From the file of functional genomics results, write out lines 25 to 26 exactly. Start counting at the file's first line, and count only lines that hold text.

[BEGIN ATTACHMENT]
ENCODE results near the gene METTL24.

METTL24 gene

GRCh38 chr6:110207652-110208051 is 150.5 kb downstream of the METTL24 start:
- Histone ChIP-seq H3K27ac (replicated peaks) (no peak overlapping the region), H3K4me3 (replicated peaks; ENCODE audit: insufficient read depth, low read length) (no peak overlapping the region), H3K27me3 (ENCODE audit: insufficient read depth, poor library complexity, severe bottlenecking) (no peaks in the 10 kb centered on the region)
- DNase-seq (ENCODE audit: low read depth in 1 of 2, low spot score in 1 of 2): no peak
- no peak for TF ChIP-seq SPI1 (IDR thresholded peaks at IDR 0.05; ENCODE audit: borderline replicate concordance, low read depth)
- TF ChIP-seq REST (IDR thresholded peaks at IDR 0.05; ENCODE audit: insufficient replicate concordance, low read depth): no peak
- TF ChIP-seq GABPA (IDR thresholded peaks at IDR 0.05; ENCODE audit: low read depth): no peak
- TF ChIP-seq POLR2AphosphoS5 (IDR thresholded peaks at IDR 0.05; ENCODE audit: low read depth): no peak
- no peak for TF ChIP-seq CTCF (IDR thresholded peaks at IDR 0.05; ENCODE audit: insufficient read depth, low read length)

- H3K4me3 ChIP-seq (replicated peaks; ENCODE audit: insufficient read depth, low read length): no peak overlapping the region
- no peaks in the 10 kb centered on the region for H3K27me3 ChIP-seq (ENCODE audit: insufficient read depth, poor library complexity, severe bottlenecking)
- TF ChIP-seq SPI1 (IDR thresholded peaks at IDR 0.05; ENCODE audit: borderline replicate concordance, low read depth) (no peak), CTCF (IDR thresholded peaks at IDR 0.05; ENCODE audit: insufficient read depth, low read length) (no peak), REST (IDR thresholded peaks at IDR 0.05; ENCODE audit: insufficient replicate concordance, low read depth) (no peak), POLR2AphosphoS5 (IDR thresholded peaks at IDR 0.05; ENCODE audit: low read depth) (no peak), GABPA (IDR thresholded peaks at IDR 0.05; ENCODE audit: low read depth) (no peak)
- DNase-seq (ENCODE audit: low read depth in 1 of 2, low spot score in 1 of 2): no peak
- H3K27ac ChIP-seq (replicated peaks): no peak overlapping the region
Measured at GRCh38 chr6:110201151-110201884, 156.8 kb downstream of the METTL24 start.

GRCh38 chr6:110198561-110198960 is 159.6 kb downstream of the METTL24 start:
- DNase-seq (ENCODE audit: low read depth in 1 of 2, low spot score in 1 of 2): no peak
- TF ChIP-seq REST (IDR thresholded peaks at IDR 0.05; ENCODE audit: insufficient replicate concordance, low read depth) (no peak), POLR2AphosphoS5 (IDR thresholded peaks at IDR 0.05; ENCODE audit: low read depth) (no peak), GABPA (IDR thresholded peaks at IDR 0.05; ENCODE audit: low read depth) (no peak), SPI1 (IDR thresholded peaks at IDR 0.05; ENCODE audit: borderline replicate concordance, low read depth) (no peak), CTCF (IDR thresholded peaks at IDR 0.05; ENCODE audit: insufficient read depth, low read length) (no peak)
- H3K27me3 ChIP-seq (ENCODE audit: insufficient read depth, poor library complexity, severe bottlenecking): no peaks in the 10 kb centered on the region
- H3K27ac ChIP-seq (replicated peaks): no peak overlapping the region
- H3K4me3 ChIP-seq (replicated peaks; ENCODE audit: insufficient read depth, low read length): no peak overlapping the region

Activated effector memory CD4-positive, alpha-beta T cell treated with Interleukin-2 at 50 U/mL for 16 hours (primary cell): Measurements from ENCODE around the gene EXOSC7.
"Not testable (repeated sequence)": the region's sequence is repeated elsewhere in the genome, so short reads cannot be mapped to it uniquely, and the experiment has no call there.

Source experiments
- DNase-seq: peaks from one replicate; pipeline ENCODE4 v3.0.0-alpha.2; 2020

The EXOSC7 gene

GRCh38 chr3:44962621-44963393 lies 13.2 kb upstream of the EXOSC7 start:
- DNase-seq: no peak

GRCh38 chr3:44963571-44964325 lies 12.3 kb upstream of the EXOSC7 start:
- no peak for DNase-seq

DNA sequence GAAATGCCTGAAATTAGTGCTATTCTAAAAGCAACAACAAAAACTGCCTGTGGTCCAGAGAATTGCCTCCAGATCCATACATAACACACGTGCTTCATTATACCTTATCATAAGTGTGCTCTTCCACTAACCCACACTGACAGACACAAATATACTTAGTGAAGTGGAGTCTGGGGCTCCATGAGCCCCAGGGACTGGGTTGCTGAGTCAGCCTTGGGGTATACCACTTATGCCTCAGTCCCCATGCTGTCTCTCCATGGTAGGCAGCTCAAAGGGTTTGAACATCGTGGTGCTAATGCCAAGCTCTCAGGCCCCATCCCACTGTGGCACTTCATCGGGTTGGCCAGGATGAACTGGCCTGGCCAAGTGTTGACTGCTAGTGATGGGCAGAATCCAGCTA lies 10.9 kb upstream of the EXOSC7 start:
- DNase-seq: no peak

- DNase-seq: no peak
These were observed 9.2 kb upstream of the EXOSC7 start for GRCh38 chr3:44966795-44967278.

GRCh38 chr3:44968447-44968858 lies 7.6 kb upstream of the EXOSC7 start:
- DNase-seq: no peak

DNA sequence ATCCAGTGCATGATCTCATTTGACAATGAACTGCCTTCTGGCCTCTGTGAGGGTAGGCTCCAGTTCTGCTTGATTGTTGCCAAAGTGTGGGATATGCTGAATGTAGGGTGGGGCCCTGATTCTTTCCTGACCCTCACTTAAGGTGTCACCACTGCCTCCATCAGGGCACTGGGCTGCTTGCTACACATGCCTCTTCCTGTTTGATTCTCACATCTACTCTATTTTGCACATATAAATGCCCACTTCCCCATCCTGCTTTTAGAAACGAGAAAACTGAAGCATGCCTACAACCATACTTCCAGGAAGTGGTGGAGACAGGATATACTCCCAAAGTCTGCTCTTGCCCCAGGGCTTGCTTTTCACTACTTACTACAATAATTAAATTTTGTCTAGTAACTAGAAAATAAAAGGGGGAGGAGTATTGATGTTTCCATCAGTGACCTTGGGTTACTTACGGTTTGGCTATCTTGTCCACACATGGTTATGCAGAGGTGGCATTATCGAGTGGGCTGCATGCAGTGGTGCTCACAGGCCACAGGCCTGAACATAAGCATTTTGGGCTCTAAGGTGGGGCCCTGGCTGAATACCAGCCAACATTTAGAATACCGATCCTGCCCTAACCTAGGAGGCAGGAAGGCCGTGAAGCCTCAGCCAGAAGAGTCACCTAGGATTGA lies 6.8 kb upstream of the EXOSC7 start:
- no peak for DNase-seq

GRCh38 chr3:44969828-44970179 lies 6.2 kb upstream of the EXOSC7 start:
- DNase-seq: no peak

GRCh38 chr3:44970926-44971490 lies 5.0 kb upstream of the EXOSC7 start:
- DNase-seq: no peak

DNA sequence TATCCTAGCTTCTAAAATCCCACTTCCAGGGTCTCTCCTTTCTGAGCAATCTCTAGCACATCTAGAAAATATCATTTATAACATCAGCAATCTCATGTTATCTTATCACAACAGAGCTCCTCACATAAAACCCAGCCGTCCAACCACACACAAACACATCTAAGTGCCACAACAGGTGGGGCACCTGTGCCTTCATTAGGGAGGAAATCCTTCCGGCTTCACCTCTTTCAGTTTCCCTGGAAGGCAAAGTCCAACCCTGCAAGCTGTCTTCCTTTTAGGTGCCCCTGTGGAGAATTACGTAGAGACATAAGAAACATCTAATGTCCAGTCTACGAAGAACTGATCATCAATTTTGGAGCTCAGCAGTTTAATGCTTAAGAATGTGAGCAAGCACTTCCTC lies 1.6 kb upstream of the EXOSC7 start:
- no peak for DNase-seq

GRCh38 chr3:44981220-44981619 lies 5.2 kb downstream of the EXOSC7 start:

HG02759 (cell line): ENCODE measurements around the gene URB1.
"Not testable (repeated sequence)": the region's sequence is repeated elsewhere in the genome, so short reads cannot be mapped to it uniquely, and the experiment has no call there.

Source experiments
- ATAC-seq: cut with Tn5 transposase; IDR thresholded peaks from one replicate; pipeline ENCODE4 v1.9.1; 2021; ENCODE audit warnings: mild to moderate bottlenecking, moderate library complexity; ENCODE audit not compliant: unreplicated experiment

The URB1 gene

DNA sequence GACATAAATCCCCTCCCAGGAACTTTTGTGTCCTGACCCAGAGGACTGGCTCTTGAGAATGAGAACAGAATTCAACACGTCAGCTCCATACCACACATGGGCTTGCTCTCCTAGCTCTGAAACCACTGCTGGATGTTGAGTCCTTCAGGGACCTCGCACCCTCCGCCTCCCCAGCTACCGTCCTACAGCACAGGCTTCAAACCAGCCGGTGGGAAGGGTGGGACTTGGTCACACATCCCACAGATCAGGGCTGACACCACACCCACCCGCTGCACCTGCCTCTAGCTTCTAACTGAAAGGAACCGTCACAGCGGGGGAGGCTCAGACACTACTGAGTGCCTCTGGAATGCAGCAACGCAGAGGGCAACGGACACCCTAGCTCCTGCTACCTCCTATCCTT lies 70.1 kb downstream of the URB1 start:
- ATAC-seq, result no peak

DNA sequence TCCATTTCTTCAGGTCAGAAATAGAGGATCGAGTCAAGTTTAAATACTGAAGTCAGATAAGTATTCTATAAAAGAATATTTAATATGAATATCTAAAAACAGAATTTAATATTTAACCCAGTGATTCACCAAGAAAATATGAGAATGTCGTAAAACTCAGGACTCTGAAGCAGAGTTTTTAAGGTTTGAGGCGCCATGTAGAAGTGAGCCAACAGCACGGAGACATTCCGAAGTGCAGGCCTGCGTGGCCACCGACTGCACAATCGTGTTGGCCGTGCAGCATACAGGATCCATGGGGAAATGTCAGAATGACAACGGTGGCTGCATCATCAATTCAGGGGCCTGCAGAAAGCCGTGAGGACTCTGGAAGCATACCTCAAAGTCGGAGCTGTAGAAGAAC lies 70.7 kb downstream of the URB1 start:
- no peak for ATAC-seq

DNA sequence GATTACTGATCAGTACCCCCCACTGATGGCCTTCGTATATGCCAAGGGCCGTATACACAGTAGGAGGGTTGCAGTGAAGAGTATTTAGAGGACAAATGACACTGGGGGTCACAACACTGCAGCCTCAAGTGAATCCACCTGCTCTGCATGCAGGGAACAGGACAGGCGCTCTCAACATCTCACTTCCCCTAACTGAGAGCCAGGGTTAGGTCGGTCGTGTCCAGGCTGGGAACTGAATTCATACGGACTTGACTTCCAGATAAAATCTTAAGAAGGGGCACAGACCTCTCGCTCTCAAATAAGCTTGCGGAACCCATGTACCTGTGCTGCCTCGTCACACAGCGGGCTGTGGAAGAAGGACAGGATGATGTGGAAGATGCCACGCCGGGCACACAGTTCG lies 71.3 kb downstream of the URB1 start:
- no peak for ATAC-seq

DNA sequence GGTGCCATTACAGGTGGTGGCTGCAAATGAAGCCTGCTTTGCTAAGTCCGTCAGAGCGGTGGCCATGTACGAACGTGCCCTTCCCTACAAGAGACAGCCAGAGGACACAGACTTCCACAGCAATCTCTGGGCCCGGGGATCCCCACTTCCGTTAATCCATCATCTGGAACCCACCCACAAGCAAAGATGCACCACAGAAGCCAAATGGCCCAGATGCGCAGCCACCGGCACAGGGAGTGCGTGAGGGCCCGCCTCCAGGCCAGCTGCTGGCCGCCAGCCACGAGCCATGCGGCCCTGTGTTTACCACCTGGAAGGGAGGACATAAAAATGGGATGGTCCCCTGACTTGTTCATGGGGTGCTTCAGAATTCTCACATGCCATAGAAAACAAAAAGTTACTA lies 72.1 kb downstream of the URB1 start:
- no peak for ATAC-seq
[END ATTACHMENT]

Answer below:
Source experiments
- DNase-seq: peaks from one replicate; pipeline ENCODE4 v3.0.0-alpha.2; 2020